Decoder
By Julie Grisham, MS, Science Writer/Editor  |  Thursday, March 13, 2014

Cancer biologist Robert Benezra explains angiogenesis, the process by which new blood vessels form, and how it relates to cancer research.

Pictured: Talia Zaider
Support
By Jenifer Goodwin, BA, Freelance Writer  |  Wednesday, March 12, 2014

Clinical psychologist Talia Zaider offers guidance to those whose friend or loved one is facing terminal illness.

Pictured: Jan Grimm
In the Lab
By Jim Stallard, MA, Writer/Editor  |  Monday, March 10, 2014

Memorial Sloan Kettering researchers are investigating the use of tiny particles that behave like sponges to take in drugs and deliver them to tumors.

Event
By Julie Grisham, MS, Science Writer/Editor  |  Friday, March 7, 2014

Cycle for Survival, Memorial Sloan Kettering’s indoor team cycling fund-raiser, raises money exclusively for research on rare cancers.

Pictured: Susan Prockop & Lucas T.
In the Clinic
By Jim Stallard, MA, Writer/Editor  |  Thursday, March 6, 2014

Memorial Sloan Kettering physician-scientists have prevented a dangerous complication of stem cell transplantation using immune cells donated from a third party.

Vincent Laudone
Perspective
By Vincent Laudone, MD, Co-Director for Robotic Surgery  |  Tuesday, March 4, 2014

Our conversation about active surveillance of prostate cancer continues. Let’s take a closer look at our protocols for selecting and monitoring patients.

Pictured: Marcel van den Brink & Robert Jenq
In the Lab
By Julie Grisham, MS, Science Writer/Editor  |  Monday, March 3, 2014

Research suggests that the presence of a type of bacteria called Blautia, which occurs naturally in the body, may prevent graft-versus-host disease, a potentially fatal side effect of bone marrow and stem cell transplants.

 Pictured: Cancer cell on blood vessel
In the Lab
By Eva Kiesler, PhD, Science Writer/Editor  |  Thursday, February 27, 2014

Researchers have gained new understanding of how tumors metastasize by studying the behavior of exceptional breast and lung cancer cells that are capable of entering the brain and surviving there.

Pictured: Sergio Giralt
Honor
By Jim Stallard, MA, Writer/Editor  |  Wednesday, February 26, 2014

Memorial Sloan Kettering’s leadership in blood and marrow stem cell transplantation is on full display at the 2014 BMT Tandem Meeting.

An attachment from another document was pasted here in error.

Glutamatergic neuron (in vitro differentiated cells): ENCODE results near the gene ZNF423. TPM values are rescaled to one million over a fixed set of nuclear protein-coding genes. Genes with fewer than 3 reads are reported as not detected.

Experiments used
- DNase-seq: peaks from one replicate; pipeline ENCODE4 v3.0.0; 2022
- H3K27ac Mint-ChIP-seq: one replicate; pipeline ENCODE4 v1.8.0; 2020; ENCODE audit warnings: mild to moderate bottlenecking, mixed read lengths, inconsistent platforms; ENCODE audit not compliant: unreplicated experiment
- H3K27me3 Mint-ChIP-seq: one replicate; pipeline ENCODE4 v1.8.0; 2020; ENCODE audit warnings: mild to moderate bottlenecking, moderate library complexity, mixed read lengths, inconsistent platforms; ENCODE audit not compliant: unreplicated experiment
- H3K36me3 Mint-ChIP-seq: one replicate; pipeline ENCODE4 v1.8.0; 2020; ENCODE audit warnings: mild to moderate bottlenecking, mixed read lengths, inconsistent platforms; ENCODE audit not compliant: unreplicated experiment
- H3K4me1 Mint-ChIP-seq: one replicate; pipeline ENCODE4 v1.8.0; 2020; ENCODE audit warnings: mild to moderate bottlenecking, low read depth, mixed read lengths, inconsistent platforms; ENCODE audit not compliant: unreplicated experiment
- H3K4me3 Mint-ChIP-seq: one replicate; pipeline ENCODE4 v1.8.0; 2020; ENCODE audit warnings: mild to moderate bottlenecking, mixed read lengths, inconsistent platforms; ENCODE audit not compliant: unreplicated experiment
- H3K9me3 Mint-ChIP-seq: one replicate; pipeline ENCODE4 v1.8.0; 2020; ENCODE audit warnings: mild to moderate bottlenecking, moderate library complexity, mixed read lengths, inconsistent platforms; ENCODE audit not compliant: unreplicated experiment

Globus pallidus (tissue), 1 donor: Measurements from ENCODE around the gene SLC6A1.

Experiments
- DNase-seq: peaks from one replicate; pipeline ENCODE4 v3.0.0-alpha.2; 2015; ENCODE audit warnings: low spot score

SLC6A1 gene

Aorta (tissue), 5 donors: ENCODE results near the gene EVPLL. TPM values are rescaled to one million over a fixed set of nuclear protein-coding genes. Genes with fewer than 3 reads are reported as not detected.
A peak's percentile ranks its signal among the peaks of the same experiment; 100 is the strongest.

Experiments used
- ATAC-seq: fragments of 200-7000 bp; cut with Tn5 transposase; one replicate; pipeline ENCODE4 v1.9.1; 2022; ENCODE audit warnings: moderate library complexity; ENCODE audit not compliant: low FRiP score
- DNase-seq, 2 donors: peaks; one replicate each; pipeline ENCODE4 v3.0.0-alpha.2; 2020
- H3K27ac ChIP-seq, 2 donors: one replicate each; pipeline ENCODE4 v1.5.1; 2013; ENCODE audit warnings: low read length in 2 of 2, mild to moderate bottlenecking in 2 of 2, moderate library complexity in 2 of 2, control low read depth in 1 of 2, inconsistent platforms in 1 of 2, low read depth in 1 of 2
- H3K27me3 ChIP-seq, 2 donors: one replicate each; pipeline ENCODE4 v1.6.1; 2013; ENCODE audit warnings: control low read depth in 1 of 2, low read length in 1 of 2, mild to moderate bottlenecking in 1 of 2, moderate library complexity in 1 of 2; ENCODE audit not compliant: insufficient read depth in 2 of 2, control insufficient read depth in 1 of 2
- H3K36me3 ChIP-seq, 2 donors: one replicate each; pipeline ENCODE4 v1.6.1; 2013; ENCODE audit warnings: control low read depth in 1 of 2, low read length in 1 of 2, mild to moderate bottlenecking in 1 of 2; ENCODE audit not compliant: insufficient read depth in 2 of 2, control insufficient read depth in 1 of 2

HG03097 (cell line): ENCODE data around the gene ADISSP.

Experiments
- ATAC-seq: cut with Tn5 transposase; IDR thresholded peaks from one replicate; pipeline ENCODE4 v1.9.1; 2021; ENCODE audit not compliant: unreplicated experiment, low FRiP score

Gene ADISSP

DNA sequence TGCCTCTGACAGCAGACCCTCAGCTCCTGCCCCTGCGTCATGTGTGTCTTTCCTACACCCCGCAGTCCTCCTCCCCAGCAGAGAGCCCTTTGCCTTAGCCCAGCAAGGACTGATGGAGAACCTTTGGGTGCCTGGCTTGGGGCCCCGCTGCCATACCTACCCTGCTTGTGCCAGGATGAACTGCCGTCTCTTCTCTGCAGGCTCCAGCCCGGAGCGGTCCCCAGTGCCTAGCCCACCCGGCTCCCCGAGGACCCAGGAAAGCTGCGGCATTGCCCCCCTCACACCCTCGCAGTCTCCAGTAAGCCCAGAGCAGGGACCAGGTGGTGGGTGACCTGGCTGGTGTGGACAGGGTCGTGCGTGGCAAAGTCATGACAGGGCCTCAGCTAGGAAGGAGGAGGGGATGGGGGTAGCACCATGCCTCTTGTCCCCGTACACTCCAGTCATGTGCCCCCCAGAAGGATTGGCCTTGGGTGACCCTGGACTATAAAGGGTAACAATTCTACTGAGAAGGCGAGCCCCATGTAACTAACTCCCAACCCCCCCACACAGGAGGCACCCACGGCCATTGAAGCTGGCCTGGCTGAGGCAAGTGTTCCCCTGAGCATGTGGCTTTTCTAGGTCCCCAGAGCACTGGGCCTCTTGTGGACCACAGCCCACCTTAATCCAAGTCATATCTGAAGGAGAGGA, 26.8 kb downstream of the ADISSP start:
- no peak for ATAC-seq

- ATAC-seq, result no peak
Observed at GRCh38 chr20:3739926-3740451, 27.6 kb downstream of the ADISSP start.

Pictured: William Jarnagin
Cancer Guide
By Andrea Peirce, BA, Writer/Editor  |  Tuesday, February 25, 2014

Thanks to recent treatment advances, many people diagnosed with liver cancer today can expect to survive the disease. But experience counts.

Pictured: Abraham Wu
Ask the Expert
By Jim Stallard, MA, Writer/Editor  |  Monday, February 24, 2014

CyberKnife is a brand name for one of several available devices that deliver intense doses of radiation with very high accuracy.

Pictured: Renier Brentjens, Isabelle Rivière & Michel Sadelain
In the Clinic
By Julie Grisham, MS, Science Writer/Editor  |  Thursday, February 20, 2014

A new study evaluating a cell-based immune therapy to treat an aggressive type of leukemia — the largest study of its kind to date — reports that 88 percent of patients responded to the treatment.

Pictured: Diane Reidy
Feature
By Julie Grisham, MS, Science Writer/Editor  |  Wednesday, February 19, 2014

Cycle for Survival, Memorial Sloan Kettering’s nationwide indoor team cycling event, helps support research into rare cancers. Three researchers discuss how these funds benefit their research.

Pictured: Vivian Tabar
Profile
By Celia Gittelson, BA  |  Monday, February 17, 2014

Viviane Tabar performs complex surgeries for patients with brain tumors and, outside the operating room, focuses on the relationship between stem cells and brain cancers.

Q&A
By Media Staff  |  Friday, February 14, 2014

Breast cancer surgeon Monica Morrow discusses how surgery for breast cancer is evolving in the modern era of more-effective drug therapy.

Center News

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